Three months into the school year, with testing underway and homework being turned in, be assured that cheating is in full flow -- at least if some of my high school and college students are any measure. During class time last year, I asked them to answer a question: If you have a chance to cheat on an exam and with no risk at all of being caught, what's your choice? Write it down, anonymity guaranteed.
First, some context.
In 2012, the nation's top cheating scandal was at Stuyvesant High School in New York City. This is a school where acing tests is all but second nature for the brainiacs. More than 70 students at the academically elite school were caught during their state Regents exams using cell phones and other new technologies to score the right answers. In June 2012, nearly 80 Air Force Academy cadets, taking a calculus test on their own time outside the classroom and unsupervised, were found to have cheated. They checked a website for the answers. The same year at Harvard University, some 70 cheaters were booted for cheating on a government course exam despite it being open book, open notes and open Internet.
In 2011, 13 teenage venture capitalists at Great Neck North High School, on the Gold Coast of Long Island, were nabbed, cuffed and prosecuted for charging between $500 and $3,600 to take SAT and ACT exams on behalf of dimmer-bulb students. One of the impersonators told CBS News that he delivered "a perfect score on the math section" for his customer. As the cash payments increased, so did this smarty's cheating skills.
In my classroom research, if we can call it that, I came upon two kinds of cheaters. The first group justified gaming the system because they felt the system was already gaming them.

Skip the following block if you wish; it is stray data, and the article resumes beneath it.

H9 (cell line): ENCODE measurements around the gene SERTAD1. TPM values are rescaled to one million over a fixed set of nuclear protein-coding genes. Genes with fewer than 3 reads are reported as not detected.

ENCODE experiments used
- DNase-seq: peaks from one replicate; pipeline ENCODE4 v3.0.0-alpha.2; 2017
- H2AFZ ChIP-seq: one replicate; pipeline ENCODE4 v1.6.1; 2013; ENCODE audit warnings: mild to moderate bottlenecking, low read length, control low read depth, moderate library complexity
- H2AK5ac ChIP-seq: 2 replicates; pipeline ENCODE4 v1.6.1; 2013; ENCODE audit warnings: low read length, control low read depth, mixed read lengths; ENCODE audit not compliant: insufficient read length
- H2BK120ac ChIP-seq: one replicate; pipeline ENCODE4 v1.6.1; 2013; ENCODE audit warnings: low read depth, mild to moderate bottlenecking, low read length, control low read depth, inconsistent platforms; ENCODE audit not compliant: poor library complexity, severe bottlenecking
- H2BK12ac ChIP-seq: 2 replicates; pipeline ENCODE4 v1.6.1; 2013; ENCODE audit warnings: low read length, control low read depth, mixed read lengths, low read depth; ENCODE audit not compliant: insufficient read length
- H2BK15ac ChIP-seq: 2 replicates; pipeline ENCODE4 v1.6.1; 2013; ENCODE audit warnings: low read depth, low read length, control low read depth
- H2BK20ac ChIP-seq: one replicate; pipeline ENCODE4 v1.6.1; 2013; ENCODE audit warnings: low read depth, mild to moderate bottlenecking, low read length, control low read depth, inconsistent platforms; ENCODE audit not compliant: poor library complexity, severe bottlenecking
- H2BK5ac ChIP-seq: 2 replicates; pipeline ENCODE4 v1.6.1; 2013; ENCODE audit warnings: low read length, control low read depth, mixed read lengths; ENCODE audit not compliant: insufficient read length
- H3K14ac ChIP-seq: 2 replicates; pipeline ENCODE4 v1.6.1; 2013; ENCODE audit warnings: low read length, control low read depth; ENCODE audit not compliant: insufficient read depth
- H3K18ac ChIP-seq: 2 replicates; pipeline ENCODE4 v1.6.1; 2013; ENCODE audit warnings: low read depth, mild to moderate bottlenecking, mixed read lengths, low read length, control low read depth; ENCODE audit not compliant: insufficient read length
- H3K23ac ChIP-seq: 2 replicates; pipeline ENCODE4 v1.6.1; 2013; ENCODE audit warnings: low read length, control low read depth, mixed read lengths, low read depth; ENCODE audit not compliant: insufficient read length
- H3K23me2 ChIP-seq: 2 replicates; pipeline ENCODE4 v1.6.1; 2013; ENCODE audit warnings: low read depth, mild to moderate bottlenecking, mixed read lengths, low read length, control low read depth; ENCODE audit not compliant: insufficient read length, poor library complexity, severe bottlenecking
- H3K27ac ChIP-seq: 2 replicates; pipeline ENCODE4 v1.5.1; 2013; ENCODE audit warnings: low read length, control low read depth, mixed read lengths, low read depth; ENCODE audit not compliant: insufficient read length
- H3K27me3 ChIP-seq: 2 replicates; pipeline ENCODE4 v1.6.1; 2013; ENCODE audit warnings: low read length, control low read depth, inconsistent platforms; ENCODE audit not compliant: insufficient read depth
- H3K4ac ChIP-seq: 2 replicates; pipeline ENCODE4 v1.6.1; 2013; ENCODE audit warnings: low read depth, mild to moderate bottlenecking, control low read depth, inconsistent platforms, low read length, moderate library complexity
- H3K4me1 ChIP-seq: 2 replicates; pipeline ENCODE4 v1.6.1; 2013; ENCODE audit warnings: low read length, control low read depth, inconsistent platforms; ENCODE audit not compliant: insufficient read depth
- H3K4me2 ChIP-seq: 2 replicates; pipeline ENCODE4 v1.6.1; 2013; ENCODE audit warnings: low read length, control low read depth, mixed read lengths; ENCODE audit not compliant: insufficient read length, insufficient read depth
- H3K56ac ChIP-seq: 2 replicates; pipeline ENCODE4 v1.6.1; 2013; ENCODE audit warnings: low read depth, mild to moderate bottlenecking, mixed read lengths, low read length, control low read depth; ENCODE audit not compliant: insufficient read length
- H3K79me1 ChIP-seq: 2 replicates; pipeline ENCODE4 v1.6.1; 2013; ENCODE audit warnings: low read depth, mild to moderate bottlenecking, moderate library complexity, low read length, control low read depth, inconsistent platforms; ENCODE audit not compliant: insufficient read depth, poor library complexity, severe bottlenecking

- "Yes, I would cheat on the test because I believe assessments are a waste of time and dumb."
- "Yes I would so I could guarantee a good grade. It's all about grades to get to college."
- "I would cheat because a good grade is all that matters. Most of the things we are taught are not useful in real life anyway."
- "Yes I would cheat. The entire grading system is centered on judging students based on how they take tests. It's not fair. If the system wants you to get a good grade, the pressure of college, GPA and a career will cause students to crack, to cheat."
- "Yes I would cheat. I know it's wrong but I've been taught and raised in a result-based society. If I didn't feel so pressured to do well in school I probably wouldn't."
The second group consisted of the out-and-out opportunists.
- "I would cheat because I am trying to secure my grade so colleges would want me."
- "If I'm failing the course and I need a good grade to graduate, then yes, I would cheat."
- "I would cheat because why not? It hurts nobody and the only outcome is a better grade for myself which boosts my chances for better future."
Most of the non-cheaters -- about 20 percent of the classes -- were less concerned about ethical matters than dealing with the emotional negatives caused by the dishonesty.
- "I wouldn't cheat because I know myself well enough to know that paranoia would eat me alive."
- "No, I would not be able to cheat because it would make me feel so guilty. I have enough stomach pains without doing something like this that would cause even more."
- "I would not cheat … because I would feel terrible and I also happen to have a loud, strong conscience derived from years of Catholic school."
- "Frankly I don't think I would cheat. Cheating brings stress and fear and just makes you feel like a total piece of crap. There is no sense of pride when you do well on a test you've cheated on."
My own solution to the cheating problem, at least in my high school courses, is to give no exams, no tests and no homework. That's about as pressure-free as I can make it. My classes are based on discussion, not lectures. Speak coherently, listen well to others, parry politely with whom you disagree, have the courage of your convictions but, better, the courage to challenge them: Do that and a decent grade is assured. As well as a clear conscience.
[Colman McCarthy, a former Washington Post columnist, directs the Center for Teaching Peace in Washington, D.C.]
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